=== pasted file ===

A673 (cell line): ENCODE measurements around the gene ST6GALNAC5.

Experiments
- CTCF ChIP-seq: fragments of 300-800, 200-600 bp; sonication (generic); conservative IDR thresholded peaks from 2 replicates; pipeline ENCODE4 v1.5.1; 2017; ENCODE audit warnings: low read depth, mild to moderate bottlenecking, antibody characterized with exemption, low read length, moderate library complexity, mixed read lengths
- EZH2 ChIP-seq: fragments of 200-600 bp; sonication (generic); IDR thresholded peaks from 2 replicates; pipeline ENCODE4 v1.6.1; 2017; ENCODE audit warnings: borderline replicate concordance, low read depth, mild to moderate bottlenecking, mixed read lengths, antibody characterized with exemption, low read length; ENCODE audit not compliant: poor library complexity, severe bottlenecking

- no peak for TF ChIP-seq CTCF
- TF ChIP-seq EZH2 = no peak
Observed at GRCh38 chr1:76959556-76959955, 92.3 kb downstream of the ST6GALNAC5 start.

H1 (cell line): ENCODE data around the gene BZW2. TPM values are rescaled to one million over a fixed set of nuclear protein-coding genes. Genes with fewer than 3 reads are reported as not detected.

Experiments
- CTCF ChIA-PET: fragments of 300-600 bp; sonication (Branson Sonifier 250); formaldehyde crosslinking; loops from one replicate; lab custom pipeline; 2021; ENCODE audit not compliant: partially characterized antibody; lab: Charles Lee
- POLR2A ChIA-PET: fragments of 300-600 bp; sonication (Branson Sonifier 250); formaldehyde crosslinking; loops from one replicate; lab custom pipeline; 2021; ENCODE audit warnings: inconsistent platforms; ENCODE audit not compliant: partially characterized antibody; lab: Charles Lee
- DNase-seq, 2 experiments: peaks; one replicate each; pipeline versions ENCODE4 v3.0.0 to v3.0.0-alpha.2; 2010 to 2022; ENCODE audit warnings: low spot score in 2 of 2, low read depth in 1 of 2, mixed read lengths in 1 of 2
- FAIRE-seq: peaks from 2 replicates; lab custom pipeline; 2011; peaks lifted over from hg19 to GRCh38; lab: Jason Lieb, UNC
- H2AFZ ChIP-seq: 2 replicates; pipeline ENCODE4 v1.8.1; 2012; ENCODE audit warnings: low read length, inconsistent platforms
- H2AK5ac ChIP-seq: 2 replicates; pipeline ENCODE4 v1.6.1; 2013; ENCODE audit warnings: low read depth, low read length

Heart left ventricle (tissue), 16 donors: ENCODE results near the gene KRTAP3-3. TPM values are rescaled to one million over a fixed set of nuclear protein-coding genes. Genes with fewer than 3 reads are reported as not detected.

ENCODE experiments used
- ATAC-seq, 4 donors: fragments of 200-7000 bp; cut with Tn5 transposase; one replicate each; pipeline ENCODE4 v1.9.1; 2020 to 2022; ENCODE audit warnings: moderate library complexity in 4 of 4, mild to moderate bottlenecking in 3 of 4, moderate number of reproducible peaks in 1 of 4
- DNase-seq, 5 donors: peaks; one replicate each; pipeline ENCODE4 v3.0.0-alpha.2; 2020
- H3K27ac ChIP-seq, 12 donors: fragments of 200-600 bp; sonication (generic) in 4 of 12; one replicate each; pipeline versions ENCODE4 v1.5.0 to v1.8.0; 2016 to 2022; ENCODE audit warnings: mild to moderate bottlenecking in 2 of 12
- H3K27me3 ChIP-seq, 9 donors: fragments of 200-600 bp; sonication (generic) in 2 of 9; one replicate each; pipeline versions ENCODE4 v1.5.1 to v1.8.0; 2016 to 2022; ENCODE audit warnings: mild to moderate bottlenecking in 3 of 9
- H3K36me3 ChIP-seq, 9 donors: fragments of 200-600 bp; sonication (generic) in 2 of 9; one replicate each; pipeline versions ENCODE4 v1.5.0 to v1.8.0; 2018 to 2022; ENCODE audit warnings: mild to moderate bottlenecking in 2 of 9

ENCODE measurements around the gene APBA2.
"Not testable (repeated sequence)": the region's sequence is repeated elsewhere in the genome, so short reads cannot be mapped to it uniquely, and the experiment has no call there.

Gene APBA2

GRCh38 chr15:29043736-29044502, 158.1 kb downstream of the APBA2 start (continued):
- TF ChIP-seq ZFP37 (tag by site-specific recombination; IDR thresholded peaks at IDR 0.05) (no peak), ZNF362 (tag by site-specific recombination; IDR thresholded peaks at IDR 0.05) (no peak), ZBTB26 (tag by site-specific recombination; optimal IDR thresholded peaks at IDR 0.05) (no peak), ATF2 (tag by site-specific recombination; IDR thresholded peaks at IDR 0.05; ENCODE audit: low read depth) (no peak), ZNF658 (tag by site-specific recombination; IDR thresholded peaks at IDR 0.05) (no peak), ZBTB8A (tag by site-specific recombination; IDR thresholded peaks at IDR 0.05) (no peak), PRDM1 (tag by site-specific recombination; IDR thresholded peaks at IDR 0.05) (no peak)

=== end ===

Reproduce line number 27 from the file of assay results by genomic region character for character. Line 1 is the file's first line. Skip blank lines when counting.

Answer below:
- TF ChIP-seq ZFP37 (tag by site-specific recombination; IDR thresholded peaks at IDR 0.05) (no peak), ZNF362 (tag by site-specific recombination; IDR thresholded peaks at IDR 0.05) (no peak), ZBTB26 (tag by site-specific recombination; optimal IDR thresholded peaks at IDR 0.05) (no peak), ATF2 (tag by site-specific recombination; IDR thresholded peaks at IDR 0.05; ENCODE audit: low read depth) (no peak), ZNF658 (tag by site-specific recombination; IDR thresholded peaks at IDR 0.05) (no peak), ZBTB8A (tag by site-specific recombination; IDR thresholded peaks at IDR 0.05) (no peak), PRDM1 (tag by site-specific recombination; IDR thresholded peaks at IDR 0.05) (no peak)